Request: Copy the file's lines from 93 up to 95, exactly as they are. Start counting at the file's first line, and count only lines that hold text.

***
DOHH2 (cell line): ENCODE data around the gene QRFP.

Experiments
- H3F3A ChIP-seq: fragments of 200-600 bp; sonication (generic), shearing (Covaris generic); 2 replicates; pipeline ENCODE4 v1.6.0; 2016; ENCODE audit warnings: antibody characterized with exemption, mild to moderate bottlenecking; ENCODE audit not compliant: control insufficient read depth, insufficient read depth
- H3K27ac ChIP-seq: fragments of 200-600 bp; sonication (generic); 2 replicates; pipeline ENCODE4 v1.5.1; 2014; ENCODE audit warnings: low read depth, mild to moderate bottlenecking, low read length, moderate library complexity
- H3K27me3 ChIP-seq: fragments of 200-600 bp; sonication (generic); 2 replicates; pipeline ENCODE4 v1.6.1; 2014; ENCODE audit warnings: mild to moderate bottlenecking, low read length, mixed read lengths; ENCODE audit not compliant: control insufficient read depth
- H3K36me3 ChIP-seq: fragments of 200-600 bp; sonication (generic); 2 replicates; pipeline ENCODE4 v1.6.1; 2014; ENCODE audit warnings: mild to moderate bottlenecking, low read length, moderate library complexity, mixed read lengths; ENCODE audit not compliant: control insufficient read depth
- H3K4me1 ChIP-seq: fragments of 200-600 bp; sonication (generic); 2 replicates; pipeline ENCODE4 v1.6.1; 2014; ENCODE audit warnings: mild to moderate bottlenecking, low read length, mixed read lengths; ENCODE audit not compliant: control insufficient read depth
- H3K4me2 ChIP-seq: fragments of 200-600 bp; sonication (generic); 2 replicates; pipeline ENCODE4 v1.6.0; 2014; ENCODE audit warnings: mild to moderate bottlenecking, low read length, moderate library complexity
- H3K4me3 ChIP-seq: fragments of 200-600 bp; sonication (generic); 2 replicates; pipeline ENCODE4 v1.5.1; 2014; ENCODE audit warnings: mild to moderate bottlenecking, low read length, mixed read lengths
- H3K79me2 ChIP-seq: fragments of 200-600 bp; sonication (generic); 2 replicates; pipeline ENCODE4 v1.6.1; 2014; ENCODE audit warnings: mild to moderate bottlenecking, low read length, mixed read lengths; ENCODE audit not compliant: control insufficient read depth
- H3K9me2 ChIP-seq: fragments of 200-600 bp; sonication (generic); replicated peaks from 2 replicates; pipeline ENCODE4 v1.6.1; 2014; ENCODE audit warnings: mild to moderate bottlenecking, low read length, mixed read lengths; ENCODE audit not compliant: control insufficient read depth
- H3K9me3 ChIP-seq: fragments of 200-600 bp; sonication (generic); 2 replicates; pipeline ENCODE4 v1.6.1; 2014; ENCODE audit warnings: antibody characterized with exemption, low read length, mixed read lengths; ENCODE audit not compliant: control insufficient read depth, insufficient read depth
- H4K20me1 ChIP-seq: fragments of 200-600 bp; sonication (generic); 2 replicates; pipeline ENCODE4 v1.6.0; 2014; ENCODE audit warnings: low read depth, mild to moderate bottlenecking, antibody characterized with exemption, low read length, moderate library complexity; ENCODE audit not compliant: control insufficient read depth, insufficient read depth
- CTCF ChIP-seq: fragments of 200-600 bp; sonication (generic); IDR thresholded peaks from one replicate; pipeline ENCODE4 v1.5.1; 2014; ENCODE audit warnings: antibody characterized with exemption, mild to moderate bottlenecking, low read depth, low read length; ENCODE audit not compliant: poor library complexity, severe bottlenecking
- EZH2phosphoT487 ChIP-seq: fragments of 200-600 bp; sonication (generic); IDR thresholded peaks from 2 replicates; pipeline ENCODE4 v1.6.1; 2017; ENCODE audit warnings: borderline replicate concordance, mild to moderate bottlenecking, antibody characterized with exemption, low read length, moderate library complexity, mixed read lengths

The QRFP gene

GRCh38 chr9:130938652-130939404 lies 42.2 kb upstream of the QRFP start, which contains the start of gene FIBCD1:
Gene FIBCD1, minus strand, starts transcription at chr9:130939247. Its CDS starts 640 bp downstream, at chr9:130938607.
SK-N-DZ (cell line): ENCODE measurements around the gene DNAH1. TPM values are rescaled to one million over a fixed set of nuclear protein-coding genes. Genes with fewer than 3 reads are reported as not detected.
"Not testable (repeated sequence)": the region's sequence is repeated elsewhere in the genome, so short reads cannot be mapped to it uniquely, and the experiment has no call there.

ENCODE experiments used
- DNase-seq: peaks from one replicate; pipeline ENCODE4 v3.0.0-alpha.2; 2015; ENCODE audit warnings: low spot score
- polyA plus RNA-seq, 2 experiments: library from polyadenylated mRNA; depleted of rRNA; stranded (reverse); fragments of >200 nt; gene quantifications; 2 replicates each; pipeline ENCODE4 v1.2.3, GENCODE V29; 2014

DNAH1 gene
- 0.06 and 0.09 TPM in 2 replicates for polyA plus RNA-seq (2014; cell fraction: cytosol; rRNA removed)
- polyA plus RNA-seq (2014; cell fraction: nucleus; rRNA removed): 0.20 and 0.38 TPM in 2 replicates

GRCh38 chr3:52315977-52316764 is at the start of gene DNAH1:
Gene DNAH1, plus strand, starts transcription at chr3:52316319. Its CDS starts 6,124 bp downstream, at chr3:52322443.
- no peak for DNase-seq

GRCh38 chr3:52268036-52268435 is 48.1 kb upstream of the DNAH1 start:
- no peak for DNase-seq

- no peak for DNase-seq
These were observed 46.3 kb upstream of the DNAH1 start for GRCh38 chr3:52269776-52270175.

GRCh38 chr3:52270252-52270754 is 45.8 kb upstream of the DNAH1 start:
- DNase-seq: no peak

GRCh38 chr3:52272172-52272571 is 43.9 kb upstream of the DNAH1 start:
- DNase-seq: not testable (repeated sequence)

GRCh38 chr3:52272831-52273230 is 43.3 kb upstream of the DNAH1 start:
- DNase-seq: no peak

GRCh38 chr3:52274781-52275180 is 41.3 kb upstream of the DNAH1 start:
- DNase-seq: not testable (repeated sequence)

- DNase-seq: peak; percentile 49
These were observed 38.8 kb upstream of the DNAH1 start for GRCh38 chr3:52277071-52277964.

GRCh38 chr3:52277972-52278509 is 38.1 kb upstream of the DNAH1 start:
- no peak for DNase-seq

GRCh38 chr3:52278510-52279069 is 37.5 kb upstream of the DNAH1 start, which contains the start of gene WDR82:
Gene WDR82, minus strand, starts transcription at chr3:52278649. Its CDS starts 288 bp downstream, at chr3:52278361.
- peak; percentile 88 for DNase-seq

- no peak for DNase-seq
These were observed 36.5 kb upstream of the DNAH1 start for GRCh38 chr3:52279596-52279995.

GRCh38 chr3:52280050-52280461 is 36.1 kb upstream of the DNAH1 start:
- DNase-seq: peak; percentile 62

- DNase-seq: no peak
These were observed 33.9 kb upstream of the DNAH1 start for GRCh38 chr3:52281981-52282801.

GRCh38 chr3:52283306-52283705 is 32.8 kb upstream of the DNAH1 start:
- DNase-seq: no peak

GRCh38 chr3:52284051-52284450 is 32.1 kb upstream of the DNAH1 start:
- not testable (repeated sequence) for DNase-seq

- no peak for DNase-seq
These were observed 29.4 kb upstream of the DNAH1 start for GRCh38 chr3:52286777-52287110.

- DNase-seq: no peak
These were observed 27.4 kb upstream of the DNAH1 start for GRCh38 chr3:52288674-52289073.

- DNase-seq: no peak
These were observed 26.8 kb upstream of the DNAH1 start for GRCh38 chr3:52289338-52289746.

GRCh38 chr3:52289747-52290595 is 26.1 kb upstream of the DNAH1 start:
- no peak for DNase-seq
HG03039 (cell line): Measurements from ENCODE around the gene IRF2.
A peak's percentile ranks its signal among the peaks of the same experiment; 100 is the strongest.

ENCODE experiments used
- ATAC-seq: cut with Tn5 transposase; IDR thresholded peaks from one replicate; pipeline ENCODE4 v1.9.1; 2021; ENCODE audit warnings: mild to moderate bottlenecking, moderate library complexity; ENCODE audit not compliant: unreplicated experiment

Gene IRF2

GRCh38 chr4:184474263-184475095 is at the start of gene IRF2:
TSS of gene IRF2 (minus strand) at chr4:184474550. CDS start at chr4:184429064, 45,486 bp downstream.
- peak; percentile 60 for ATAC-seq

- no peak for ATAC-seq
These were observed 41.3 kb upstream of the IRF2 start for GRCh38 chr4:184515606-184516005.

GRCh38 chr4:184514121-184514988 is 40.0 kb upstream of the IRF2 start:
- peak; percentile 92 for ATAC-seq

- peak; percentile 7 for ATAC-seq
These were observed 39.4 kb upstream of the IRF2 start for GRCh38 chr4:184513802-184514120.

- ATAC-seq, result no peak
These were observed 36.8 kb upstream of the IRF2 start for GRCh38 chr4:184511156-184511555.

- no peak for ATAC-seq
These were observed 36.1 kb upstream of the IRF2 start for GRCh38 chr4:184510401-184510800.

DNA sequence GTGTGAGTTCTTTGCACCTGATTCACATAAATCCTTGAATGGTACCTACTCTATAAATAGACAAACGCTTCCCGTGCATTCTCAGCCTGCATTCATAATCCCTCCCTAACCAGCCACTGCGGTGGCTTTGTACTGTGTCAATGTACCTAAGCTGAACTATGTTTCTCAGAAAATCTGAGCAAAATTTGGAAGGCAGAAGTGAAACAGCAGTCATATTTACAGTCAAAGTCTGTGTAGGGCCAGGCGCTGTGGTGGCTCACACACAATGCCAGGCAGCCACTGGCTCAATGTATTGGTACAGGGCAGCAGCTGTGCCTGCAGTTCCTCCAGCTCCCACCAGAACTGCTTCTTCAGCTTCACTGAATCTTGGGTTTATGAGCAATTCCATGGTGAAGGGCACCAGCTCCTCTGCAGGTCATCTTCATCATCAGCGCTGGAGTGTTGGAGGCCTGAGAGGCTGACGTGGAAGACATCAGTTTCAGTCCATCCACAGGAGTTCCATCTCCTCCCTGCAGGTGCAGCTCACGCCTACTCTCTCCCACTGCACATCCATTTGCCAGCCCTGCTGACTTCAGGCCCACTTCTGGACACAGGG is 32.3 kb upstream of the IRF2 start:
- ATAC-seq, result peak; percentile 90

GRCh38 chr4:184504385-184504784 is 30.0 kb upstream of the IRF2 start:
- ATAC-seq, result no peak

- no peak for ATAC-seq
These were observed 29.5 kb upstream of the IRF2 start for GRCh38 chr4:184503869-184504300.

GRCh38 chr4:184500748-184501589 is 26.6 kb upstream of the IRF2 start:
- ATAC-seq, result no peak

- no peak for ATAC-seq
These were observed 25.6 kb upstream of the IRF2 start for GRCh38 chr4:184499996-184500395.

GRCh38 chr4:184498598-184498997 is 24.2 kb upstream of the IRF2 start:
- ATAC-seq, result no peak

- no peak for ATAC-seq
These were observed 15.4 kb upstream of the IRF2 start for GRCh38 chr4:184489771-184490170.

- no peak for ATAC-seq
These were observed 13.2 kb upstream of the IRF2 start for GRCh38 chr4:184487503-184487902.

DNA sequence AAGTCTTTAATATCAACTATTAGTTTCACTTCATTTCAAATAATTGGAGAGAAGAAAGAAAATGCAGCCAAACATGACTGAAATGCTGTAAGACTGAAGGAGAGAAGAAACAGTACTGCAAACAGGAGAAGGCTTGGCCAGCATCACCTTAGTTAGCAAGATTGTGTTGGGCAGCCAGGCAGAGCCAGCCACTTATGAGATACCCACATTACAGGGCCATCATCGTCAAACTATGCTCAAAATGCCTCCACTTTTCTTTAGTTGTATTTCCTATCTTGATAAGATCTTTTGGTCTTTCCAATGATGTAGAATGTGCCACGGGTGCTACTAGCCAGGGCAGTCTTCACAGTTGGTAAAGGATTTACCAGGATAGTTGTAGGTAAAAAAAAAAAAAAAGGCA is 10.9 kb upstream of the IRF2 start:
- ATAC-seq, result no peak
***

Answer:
- no peak for ATAC-seq
These were observed 25.6 kb upstream of the IRF2 start for GRCh38 chr4:184499996-184500395.

GRCh38 chr4:184498598-184498997 is 24.2 kb upstream of the IRF2 start: